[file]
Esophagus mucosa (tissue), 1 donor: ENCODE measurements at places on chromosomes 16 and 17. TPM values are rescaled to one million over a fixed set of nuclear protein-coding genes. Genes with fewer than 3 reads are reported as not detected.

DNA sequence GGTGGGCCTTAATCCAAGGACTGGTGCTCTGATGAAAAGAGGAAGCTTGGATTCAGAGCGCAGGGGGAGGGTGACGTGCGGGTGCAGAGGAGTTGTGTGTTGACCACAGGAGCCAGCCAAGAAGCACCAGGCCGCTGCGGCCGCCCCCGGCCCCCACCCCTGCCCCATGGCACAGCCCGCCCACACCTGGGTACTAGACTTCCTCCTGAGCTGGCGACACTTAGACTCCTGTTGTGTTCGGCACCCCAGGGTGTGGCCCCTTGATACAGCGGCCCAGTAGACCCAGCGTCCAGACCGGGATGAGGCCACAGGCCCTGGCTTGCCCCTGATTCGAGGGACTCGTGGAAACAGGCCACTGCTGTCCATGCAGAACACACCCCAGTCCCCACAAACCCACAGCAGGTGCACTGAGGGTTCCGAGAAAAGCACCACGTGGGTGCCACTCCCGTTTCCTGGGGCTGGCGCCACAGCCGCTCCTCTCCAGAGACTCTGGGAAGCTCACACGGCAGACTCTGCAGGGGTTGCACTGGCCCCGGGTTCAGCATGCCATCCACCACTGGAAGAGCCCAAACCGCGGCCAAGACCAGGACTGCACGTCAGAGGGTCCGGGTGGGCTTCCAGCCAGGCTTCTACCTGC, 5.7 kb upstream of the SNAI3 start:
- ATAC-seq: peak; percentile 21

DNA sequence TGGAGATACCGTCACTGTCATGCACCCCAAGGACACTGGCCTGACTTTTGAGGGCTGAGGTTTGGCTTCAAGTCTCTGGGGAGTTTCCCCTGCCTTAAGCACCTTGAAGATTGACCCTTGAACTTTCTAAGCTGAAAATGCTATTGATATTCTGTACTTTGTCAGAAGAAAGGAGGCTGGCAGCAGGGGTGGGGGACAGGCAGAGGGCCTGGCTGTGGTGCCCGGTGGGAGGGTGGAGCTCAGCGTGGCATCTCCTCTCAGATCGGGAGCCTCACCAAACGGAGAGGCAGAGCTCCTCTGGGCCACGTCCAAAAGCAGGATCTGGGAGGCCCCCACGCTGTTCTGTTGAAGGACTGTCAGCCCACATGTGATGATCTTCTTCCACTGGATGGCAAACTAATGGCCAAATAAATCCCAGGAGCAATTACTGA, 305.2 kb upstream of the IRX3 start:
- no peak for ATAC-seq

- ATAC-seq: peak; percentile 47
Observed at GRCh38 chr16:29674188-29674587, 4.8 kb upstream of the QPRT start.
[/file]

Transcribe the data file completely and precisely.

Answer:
Esophagus mucosa (tissue), 1 donor: ENCODE measurements at places on chromosomes 16 and 17. TPM values are rescaled to one million over a fixed set of nuclear protein-coding genes. Genes with fewer than 3 reads are reported as not detected.

DNA sequence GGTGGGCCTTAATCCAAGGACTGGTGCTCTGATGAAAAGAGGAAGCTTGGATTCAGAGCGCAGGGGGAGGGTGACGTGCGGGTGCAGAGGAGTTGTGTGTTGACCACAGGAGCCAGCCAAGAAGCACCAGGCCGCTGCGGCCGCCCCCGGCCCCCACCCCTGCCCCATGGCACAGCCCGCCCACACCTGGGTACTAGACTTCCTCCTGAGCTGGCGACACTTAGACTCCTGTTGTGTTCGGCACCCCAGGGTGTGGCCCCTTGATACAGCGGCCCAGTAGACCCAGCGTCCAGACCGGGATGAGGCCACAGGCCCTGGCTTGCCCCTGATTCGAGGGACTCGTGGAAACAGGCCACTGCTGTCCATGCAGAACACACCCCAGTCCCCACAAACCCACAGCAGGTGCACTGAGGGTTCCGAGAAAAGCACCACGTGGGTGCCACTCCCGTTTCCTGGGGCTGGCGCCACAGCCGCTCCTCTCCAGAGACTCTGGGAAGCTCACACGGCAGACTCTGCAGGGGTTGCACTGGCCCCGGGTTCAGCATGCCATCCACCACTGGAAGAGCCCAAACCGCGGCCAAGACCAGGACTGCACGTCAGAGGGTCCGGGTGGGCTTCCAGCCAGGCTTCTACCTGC, 5.7 kb upstream of the SNAI3 start:
- ATAC-seq: peak; percentile 21

DNA sequence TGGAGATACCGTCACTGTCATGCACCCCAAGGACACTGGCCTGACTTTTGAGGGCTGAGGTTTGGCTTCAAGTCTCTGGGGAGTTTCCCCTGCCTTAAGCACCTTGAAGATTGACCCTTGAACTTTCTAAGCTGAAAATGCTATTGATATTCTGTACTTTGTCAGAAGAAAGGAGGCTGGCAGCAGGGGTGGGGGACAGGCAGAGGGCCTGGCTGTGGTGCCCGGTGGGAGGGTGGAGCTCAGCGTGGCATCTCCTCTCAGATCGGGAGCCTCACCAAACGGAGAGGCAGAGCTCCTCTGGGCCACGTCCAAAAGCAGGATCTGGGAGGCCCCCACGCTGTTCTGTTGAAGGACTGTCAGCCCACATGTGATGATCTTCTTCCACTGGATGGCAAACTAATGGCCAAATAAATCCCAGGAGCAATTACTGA, 305.2 kb upstream of the IRX3 start:
- no peak for ATAC-seq

- ATAC-seq: peak; percentile 47
Observed at GRCh38 chr16:29674188-29674587, 4.8 kb upstream of the QPRT start.